Our narrator is Timothy Wilde, a bartender without a single intriguing feature. He is good at his job; loves Mercy Underhill, the local reverend's daughter; tries to avoid his politically successful brother; and has four hundred dollars in savings stashed under his mattress. From this last item, we can glean that Timothy is not a big reader. If he were, he would know better than to let his money get within ten city blocks of his mattress, for the Code of Predictable Fiction requires that no sooner do precious objects come nigh the orbit of a mattress, than they are surely lost forever. This, at least, Faye does not drag out, causing Tim's apartment, workplace, money, and part of his face to be immolated in a gigantic, historically-accurate fire. Homeless, jobless, and partially faceless, Tim winds up convalescing at the home of his brother, Valentine, a fireman, influential member of the New York Democratic party, morphine addict, and all-around sybarite who can hardly poke his oft-broken nose into a scene without the reader's wishing the book had been all about him. Valentine drafts Tim into the newly-created NYPD. In a clerical twist that Faye carries off with respectable brio, Tim actually winds up becoming New York City's very first beat cop, and shortly discovers he has a nose for detective work. This is fortunate, because all of a sudden, Catholic children, most of whom were employed as child prostitutes in a brothel owned by a madam who moonlights as a Democratic stalwart, are turning up dead, their organs ruthlessly scooped out.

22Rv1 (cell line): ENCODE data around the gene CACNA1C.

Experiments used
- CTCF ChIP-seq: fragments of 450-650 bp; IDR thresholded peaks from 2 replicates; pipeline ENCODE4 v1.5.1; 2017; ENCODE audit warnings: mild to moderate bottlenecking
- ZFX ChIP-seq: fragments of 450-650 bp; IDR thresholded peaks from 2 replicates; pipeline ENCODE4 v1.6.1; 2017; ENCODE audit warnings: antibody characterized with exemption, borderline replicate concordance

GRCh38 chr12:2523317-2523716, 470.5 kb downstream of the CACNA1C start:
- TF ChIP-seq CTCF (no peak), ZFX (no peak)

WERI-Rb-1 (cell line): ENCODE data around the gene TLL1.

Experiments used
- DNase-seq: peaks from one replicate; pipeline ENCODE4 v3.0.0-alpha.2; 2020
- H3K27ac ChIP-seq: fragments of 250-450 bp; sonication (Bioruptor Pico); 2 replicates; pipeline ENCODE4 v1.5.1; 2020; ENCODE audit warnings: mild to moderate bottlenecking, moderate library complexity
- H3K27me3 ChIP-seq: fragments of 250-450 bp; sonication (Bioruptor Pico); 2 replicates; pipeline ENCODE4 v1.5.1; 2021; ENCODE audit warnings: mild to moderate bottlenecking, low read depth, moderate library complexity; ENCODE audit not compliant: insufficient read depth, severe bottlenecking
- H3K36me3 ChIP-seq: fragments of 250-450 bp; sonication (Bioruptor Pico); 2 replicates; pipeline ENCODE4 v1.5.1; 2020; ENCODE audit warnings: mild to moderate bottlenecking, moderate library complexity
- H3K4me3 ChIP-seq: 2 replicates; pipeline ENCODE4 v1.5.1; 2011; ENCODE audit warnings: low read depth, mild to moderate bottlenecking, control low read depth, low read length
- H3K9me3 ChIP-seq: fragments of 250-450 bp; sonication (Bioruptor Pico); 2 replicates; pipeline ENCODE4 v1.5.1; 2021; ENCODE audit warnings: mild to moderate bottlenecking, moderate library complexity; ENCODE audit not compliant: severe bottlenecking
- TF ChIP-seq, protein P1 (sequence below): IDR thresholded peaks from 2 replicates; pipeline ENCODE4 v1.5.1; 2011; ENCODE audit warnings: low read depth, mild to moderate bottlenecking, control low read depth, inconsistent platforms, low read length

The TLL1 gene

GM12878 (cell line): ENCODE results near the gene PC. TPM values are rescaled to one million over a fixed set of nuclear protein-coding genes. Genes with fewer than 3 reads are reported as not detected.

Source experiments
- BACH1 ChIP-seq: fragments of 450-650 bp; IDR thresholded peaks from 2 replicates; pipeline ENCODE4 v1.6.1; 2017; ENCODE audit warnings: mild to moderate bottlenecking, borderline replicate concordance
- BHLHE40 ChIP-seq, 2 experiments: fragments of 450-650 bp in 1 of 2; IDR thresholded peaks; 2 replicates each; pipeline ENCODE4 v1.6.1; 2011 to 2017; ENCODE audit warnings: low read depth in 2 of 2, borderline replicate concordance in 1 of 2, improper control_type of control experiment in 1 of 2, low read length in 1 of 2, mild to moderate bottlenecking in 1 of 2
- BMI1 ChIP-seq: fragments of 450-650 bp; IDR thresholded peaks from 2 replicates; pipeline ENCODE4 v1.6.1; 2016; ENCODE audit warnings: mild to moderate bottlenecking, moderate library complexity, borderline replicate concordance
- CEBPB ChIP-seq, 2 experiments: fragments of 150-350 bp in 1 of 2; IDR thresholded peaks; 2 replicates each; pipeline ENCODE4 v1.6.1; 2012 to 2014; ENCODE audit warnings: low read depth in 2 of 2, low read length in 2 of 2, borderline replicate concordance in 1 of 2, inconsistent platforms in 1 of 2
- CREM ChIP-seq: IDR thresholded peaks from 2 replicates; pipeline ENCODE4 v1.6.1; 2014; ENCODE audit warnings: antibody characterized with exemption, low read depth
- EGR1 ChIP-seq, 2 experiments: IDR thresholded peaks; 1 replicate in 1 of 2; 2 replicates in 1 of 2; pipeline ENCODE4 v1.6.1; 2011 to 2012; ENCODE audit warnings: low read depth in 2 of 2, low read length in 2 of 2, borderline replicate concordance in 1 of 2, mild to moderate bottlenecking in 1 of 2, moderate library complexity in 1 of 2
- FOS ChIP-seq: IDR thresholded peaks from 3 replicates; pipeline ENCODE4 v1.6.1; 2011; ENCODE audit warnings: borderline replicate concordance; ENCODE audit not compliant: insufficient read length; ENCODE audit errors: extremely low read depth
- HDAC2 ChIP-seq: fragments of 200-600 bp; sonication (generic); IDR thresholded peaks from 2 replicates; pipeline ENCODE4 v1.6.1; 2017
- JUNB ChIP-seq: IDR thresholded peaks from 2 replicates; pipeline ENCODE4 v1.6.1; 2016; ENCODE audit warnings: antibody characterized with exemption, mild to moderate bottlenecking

In restaurants, chefs like to say, "respect the protein" -- in other words, do not treat that salmon, which swam upstream in freezing waters, and someone caught and gutted and cleaned and scaled and transported to your restaurant, like it is just a lump piece of flesh that you can have your will with (that way lies the crime of Portnoy). It is the same with authors, and their setting: by all means, write a hamburger of a novel -- a hamburger is a godly food! -- but do not use a twenty-eight-day aged prime Angus steak to do so (and do not get your reviewer started on "Kobe" sliders).
A mass grave of desecrated Catholic child-prostitute orphans in New York in 1845, at the beginning of the first great wave of immigration, is that slab of perfectly-marbled steak, and in The Gods of Gotham, Lyndsay Faye has run it through a meat grinder until it has come out fat, greasy, and absolutely indistinguishable from any other burger.
Of course, setting alone does not compel an author to drown the novel in its broader moral and historical significance (a novel about New York television writers in the early '50s, say, does not have to be entirely about McCarthyism and the blacklist). But when an author consistently uses certain highly volatile moral issues as plot-fuel, as Faye does with the institutionalized racism and religious persecution that inform the legacy we in America grapple with today, she has a responsibility to treat those issues with at least the same respect that a cook pays to a side of beef.